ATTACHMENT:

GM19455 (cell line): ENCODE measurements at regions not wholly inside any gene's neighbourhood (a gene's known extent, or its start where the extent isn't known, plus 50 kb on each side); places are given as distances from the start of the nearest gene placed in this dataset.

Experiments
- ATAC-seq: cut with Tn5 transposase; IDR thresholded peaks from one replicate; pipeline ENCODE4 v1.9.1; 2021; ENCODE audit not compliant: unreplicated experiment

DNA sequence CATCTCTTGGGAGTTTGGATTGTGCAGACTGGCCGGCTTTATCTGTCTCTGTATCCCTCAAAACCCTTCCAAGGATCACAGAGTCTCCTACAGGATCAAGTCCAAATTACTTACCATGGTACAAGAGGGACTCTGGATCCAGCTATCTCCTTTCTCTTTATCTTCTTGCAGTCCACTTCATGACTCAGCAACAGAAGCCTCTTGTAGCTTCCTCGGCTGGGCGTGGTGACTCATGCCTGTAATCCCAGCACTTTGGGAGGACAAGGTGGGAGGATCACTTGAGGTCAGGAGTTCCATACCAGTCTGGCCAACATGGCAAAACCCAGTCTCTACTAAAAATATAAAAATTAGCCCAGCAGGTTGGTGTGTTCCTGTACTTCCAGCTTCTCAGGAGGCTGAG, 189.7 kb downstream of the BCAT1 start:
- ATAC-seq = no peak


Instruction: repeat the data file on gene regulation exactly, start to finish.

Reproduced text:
GM19455 (cell line): ENCODE measurements at regions not wholly inside any gene's neighbourhood (a gene's known extent, or its start where the extent isn't known, plus 50 kb on each side); places are given as distances from the start of the nearest gene placed in this dataset.

Experiments
- ATAC-seq: cut with Tn5 transposase; IDR thresholded peaks from one replicate; pipeline ENCODE4 v1.9.1; 2021; ENCODE audit not compliant: unreplicated experiment

DNA sequence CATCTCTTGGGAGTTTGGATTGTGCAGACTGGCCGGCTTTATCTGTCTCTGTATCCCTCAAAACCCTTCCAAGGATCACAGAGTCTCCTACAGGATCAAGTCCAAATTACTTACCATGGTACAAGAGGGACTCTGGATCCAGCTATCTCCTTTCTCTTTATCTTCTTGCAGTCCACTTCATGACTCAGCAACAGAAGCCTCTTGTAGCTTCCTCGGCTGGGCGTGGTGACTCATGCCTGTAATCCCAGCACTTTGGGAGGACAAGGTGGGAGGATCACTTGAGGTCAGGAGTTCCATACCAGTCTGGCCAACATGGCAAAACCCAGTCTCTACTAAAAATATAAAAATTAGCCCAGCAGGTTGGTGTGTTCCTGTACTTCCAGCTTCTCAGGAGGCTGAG, 189.7 kb downstream of the BCAT1 start:
- ATAC-seq = no peak